The 12 Best Free Project Management Software in 2019 [Links]By Courtney Hinz
The 12 Best Free Project Management Software in 2019
But what if you’re just starting up, and you’re already feeling overwhelmed with all the unanticipated costs that keep rolling in?
Well, not to fear; fortunately there are heaps of project management apps out there that are either free forever, or that offer a freemium package designed to grow alongside your business, not charging you a penny until your needs outgrow the basics and your budget expands enough to afford something more sophisticated.
In other words, even if you find yourself here:
Free Project Management Tools
Used by: Google, Facebook, Twitter, Yelp, Bill and Melinda Gates Foundation, NASA, AirBnB, Spotify, and The New Yorker
Strengths: Asana is one of the most popular project management apps out there, and for good reason. It’s easy to set-up, easy to use, and its free version is surprisingly robust. Allowing for collaboration between up to 15 people, integrations from many of your favorite external apps (e.g., Slack, Dropbox, Adobe Creative Cloud, and even a time tracker tool), and including a decent selection of task management solutions, Asana is a solid long-term solution with enough wiggle-room to give you a good amount of time to expand your team before committing to a paid option.
Weaknesses: Asana is popular for a reason; it strikes a good balance between providing enough tools to cover most businesses’ main project management needs, without including so many that it becomes overwhelming or difficult to navigate. That being said, if you’re looking for a one-stop solution that will have all the tools on hand for you as your business expands, there are other options with a wider range of solutions for you.
Used by: Google, AirBnB, Nike, Samsung, Uber, and Netflix
Strengths: ClickUp claims that it is “One app to replace them all”, which may or may not be true depending on your needs, but points to them for sure giving it the ol’ college try. Not only do they have solutions for (almost) everything project management, they often have multiple solutions, which means you can choose the one that best fits your style. Their free option allows for unlimited users and tasks, but limits storage and makes it a bit unclear as to what features they take off the table. Still, ClickUp is one of the more comprehensive tools out there and is more likely than Asana to have all the tools you need in its back pocket, even as you expand. Which, thanks to its very reasonably-priced tiers, won’t be too much of a financial shock when you do.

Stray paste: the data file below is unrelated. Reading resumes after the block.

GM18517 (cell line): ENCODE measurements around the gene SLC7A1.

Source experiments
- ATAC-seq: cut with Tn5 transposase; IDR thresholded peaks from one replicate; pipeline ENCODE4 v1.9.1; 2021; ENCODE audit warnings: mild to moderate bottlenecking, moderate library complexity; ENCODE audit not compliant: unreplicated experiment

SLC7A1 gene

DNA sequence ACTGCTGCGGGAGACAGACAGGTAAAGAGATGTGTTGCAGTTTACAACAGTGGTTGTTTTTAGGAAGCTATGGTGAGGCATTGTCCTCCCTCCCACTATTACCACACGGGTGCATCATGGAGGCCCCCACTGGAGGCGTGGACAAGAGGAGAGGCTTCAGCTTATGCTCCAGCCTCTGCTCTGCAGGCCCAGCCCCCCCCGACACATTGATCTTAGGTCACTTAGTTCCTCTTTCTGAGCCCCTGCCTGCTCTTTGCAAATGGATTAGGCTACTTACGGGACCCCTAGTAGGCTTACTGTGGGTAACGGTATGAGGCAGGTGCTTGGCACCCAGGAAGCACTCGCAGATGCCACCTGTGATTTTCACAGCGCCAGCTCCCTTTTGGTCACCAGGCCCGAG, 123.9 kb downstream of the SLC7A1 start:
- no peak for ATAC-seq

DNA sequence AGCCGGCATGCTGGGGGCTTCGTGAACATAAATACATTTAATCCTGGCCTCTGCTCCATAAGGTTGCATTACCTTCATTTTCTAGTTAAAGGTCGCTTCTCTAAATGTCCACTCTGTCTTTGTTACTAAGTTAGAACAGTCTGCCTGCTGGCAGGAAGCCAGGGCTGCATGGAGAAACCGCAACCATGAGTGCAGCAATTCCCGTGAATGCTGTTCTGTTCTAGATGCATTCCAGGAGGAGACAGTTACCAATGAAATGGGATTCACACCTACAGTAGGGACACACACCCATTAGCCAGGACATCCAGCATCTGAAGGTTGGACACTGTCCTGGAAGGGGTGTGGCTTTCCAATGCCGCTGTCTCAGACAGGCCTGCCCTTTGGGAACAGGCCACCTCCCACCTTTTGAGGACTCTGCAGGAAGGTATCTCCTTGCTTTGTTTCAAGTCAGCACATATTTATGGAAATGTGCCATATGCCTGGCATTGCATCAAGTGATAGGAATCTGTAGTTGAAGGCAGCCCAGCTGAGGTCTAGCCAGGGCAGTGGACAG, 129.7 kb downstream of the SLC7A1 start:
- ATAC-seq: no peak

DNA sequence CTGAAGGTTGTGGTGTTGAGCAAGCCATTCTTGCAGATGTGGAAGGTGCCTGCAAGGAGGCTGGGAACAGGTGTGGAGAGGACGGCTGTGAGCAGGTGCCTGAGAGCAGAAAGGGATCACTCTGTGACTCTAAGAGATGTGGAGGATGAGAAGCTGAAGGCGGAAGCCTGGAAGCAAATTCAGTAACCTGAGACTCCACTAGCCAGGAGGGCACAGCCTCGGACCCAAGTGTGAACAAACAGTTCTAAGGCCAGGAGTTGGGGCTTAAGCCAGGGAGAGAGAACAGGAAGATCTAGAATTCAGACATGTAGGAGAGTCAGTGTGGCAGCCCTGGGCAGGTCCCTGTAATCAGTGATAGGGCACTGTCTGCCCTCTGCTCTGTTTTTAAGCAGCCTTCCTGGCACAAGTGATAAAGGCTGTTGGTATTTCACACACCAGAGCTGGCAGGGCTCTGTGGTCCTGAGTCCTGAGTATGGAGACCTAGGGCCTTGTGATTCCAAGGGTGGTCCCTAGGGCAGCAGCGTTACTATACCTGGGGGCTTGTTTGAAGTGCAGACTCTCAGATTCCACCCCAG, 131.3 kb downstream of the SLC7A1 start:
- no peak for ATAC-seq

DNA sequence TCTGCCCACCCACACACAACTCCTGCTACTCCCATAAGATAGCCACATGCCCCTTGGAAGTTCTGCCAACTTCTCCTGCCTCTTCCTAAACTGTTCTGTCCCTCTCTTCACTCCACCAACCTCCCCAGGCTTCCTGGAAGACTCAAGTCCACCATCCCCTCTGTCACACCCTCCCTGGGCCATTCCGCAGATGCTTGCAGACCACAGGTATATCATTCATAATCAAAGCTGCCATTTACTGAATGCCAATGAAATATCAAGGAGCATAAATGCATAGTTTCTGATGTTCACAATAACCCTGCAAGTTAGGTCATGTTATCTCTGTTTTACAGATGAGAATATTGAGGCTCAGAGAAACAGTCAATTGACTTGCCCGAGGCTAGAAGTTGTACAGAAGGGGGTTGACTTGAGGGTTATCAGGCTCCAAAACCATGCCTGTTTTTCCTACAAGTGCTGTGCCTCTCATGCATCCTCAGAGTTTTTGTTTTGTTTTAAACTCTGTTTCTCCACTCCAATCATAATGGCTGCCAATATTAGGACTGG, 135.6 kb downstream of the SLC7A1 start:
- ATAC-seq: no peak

Weaknesses: ClickUp’s sales-specific reporting tools are a bit lacking, and they don’t seem to have much for customer relationship management.
Used by: Apple, AirBnB, PayPal, Google, Deloitte, Getty Images, CBS
Strengths: Freedcamp is a great option for users looking for a long-term free solution. It allows for unlimited projects, tasks, storage, and users, and has quite a nice round-up of core features, meaning it could be quite a while before you feel the need to upgrade. Like many other project management tools on this list, users can either download it or use it exclusively online. However you use it, Freedcamp claims to be one of the most user-friendly project management tools out there today (though, to be honest, most of the suggestions on this list are just as simple to set up and navigate).
Weaknesses: Freedcamp is pretty strict on what integrations it allows on its free tier, which means that your G Suite, email, and Dropbox will not be joining you on Freedcamp (that is, until you’re willing to pay for their presence). It’s also lacking reporting tools, Gantt charts, and customer relationship management solutions, though these can be accessed on the paying tiers.
Used by: MeisterTask is based in Germany, and while it seems to have caught on with the European market, its North American user-base is still in its developing stages. While there are likely some European-based global companies that use their platform, MeisterTask doesn’t list them on their website.